- A simple explanation is that yogurt has live, beneficial bacteria added to the milk. However, with the rising issues of some people not being able to tolerate milk products. This process is being brought into coconut milk and soy milk. These products being plant based have less allergic affects. Always to remember to purchase organic products.
- Yogurt is often tolerated better by the gut, than buttermilk. Sometimes even if people are not able to tolerate many dairy products can find yogurt tolerable because of the fermentation process and addition of beneficial bacteria. The non-dairy version are best for people who have a lactose intolerance. There is also a lactose free yogurt available.
Summary of Differences
- Generally, the fermentation process for yogurt making is a lot faster than buttermilk fermentation.
- The fermentation temperature for buttermilk is cooler compared to yogurt.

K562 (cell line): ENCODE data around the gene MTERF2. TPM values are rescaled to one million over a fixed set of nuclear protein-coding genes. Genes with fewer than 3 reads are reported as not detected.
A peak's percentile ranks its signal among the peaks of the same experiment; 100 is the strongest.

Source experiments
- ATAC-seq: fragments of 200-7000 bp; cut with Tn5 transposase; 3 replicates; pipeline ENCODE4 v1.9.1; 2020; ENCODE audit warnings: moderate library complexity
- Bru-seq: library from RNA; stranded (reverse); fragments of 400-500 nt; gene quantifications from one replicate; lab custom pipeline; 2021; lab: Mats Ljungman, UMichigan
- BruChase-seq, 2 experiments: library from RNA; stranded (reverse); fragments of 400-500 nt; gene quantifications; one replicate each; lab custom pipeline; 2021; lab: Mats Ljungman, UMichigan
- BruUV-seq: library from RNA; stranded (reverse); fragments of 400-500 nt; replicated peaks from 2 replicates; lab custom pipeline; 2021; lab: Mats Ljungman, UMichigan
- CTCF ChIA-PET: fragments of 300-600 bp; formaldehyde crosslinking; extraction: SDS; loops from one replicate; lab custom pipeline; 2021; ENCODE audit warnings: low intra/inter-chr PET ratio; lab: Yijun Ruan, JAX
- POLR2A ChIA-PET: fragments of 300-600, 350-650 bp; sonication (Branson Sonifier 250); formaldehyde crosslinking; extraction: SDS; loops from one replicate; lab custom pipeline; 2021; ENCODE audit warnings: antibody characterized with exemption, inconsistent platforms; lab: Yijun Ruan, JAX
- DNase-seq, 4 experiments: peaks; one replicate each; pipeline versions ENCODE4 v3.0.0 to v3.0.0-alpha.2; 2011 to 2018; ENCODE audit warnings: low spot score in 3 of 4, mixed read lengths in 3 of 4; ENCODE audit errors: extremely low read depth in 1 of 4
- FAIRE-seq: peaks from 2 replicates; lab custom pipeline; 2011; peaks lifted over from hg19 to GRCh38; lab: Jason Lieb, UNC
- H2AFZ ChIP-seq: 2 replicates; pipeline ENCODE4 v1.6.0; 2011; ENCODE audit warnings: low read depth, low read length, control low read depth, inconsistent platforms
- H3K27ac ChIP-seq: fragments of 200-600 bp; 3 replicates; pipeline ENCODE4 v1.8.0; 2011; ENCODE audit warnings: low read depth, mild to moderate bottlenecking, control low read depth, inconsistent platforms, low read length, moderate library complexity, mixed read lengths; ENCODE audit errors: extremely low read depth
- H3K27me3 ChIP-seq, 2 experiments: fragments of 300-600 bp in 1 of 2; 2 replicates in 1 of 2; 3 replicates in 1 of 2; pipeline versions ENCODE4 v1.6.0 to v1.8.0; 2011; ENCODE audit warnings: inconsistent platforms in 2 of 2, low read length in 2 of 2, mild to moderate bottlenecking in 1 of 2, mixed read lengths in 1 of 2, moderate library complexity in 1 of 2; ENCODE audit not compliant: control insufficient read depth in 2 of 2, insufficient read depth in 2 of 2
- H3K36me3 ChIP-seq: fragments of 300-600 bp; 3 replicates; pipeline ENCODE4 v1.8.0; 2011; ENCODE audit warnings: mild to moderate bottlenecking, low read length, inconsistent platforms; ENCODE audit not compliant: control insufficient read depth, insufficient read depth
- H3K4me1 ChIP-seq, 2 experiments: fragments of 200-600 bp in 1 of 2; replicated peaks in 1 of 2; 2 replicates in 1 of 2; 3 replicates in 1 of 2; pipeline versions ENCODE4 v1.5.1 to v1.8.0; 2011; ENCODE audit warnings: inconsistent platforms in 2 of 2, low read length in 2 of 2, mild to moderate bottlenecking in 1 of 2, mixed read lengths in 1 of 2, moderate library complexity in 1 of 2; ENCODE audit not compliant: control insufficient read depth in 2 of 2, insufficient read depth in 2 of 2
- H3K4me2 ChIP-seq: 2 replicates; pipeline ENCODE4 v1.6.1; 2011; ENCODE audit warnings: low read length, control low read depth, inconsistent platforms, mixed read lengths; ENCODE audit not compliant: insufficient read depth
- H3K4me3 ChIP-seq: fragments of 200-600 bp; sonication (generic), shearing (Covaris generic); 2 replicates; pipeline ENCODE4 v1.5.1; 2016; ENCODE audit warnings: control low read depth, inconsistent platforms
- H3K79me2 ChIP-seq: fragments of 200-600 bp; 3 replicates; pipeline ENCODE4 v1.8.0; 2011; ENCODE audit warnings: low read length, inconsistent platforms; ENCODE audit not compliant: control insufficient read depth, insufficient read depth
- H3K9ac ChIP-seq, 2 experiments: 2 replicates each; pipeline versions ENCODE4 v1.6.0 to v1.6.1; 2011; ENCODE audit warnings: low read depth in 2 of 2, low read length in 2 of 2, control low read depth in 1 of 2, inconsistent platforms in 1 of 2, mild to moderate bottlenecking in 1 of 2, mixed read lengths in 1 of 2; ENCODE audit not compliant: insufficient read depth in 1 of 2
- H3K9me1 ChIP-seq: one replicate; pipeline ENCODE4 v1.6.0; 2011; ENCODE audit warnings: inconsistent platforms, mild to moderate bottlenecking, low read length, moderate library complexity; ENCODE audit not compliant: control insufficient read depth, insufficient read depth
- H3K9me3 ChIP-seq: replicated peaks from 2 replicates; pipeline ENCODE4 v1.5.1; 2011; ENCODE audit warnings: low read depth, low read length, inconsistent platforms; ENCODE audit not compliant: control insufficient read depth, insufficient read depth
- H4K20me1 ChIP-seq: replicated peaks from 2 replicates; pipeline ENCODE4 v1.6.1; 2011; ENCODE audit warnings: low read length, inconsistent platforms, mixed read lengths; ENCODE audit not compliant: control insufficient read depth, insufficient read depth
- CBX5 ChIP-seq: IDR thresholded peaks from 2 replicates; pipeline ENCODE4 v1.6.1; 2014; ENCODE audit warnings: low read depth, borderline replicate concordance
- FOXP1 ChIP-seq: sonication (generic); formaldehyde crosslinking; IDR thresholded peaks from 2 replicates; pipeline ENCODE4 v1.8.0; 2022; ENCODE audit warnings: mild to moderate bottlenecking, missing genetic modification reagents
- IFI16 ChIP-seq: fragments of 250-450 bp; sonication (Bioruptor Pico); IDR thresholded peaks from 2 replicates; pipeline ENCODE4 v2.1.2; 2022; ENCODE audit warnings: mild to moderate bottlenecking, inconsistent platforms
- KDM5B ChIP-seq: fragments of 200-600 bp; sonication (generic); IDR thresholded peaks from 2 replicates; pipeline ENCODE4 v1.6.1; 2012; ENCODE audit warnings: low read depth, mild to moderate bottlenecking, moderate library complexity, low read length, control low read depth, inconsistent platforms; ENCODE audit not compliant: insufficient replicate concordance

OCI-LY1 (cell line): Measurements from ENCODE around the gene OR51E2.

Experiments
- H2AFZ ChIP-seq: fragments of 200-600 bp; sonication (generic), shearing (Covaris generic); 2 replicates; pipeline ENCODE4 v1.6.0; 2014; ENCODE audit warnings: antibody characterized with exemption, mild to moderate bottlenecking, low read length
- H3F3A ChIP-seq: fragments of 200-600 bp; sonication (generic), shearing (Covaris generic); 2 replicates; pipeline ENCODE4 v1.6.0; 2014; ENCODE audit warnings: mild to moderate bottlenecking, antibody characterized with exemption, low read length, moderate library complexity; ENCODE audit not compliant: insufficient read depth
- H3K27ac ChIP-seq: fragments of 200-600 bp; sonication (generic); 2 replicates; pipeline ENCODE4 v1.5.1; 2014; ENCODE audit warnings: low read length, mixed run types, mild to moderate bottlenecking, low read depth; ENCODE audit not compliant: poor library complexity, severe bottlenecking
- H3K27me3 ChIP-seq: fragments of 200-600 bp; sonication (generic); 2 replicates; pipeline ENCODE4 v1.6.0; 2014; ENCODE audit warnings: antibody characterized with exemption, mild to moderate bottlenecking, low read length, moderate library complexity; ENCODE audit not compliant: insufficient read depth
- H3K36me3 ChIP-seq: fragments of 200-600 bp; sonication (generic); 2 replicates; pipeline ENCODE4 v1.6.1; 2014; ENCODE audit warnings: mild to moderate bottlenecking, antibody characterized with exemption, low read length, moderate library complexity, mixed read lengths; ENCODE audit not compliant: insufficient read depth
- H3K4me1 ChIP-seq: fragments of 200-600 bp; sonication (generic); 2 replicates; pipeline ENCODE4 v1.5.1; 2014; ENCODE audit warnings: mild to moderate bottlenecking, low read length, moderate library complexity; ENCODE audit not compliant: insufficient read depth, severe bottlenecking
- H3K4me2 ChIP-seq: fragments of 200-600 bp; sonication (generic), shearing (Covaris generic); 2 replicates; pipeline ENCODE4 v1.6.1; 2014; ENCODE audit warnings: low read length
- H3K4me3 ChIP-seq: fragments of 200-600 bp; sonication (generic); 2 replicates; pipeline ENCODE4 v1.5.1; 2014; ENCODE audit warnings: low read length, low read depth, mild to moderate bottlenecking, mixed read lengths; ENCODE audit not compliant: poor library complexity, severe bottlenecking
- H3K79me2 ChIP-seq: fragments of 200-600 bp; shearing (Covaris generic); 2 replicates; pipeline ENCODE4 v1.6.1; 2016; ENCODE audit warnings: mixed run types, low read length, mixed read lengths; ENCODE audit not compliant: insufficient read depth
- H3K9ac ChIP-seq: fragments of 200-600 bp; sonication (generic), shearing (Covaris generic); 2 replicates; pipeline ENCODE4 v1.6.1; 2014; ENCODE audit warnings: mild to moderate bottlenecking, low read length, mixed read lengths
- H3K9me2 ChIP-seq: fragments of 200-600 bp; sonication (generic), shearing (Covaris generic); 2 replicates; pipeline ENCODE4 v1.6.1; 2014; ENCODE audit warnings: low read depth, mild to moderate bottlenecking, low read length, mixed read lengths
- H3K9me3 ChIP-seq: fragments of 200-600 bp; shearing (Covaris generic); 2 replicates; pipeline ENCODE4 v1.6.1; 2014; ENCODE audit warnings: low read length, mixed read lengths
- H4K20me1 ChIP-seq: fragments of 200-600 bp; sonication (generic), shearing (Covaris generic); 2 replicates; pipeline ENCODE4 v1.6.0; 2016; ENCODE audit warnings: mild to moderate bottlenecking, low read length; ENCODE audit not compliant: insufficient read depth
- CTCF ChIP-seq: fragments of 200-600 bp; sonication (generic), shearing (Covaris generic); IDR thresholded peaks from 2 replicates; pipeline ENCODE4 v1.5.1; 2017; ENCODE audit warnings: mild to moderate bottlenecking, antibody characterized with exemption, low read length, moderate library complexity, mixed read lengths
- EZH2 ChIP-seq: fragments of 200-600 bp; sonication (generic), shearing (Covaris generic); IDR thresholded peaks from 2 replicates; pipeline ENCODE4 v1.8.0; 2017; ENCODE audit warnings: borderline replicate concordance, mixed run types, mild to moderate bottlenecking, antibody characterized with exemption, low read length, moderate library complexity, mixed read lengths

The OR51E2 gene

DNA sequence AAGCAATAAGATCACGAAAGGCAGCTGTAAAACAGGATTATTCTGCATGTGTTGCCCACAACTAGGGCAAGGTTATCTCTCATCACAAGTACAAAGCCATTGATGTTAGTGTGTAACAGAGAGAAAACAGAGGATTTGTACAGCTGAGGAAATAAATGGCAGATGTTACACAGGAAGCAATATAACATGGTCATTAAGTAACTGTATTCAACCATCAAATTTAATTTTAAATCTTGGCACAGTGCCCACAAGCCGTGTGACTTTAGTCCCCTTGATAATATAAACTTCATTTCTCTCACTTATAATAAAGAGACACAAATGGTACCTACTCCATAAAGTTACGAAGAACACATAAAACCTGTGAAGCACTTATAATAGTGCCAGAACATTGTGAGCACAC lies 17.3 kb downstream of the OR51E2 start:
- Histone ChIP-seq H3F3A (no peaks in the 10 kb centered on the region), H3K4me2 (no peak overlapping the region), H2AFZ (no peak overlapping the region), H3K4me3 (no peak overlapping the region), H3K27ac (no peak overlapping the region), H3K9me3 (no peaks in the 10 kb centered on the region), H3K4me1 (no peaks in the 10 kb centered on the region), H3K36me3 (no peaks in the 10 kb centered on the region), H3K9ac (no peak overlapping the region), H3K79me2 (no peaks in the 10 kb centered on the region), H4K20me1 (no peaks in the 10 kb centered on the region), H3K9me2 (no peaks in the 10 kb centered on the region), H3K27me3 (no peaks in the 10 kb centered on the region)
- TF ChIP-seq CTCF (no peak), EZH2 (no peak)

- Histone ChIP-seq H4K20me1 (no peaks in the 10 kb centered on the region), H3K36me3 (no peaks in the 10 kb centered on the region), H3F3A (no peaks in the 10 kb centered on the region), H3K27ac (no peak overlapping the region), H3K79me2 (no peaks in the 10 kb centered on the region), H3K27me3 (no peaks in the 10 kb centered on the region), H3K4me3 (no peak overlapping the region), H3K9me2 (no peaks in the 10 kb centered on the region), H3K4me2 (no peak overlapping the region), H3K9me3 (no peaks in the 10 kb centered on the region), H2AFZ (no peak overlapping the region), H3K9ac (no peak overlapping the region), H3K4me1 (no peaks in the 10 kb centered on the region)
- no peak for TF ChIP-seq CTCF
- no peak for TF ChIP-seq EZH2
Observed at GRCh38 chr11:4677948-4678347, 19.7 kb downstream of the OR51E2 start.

- Yogurt gives more energy, fat, protein, calcium than buttermilk
3 Nutritional Tips for YOU:
- If a food tends to make you feel uncomfortable, bloated or ill. There is a very good chance that your body is telling you to avoid that food.
- The worst combinations is to combine animal protein with say dairy. An example of this is say Chicken Parmigiana, any meat dish where you have dairy and meat together.
- Also avoid all processed meats such as ham, salami, metwurst. If you are going to have meat have it lean and freshly cooked. You can also use this in salads or sandwiches for lunch.
Learn more about the Foods to Eat & Why with Easy to Follow Recipes in my eBook: Eating to Live